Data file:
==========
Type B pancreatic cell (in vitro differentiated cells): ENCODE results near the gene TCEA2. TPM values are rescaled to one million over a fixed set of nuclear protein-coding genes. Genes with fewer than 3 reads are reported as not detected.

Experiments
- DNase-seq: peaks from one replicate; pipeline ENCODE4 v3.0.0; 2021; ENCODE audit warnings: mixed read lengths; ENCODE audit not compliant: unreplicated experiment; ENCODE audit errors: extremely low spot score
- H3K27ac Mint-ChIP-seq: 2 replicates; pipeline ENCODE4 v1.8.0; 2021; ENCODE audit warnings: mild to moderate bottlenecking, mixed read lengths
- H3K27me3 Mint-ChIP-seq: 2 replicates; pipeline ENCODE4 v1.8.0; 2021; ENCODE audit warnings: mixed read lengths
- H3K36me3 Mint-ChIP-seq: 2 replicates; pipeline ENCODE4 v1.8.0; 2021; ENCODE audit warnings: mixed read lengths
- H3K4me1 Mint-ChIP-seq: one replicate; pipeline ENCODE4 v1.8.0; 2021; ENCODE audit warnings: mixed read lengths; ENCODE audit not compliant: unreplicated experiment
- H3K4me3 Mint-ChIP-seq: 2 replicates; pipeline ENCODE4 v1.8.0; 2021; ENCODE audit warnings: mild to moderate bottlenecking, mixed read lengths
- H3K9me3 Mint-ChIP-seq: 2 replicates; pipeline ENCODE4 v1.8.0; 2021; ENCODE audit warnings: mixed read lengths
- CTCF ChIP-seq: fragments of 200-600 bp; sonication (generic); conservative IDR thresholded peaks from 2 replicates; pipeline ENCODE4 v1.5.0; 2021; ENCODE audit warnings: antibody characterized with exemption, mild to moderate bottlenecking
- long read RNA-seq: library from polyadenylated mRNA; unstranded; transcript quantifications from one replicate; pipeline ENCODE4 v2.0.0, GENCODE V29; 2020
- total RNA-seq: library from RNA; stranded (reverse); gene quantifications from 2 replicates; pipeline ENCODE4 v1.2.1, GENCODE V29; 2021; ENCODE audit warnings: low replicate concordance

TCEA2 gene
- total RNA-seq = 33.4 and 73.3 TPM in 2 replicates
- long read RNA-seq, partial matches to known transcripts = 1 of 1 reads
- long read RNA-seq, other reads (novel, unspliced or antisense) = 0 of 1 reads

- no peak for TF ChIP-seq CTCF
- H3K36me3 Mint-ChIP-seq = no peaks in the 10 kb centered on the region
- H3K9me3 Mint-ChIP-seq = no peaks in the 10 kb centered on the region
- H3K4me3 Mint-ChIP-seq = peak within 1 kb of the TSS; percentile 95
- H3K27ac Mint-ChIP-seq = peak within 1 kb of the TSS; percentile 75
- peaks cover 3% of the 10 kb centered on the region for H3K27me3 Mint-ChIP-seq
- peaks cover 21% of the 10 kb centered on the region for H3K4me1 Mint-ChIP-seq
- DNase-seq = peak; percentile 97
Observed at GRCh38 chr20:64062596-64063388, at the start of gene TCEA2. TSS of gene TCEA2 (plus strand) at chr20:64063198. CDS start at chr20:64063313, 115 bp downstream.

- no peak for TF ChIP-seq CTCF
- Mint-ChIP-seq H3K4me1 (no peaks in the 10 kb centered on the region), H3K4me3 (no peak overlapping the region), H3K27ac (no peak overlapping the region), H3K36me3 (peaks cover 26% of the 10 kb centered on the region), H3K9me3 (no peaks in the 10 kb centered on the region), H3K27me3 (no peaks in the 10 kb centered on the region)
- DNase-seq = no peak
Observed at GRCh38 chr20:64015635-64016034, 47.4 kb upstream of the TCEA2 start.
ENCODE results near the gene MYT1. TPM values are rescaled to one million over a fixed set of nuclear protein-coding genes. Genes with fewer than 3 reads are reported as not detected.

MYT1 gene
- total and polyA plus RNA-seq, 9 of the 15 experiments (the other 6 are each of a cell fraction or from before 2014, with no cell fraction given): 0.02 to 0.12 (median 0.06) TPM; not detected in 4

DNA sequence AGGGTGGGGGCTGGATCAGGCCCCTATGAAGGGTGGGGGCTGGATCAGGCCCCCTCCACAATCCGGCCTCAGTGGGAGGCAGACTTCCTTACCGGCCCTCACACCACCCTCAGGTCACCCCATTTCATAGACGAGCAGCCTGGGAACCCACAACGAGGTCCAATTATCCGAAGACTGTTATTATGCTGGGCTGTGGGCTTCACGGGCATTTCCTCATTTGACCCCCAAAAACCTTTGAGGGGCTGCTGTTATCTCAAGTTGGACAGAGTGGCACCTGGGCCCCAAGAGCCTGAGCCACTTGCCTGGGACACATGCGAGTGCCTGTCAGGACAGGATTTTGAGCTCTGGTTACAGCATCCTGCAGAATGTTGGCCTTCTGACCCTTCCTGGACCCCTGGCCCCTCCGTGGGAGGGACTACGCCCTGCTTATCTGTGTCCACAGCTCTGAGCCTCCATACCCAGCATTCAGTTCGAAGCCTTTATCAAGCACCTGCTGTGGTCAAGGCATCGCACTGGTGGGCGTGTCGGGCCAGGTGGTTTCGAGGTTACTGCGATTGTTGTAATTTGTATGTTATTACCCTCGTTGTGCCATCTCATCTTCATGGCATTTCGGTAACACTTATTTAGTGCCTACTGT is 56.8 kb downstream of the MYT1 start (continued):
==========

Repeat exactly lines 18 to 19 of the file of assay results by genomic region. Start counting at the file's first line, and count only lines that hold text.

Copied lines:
- H3K36me3 Mint-ChIP-seq = no peaks in the 10 kb centered on the region
- H3K9me3 Mint-ChIP-seq = no peaks in the 10 kb centered on the region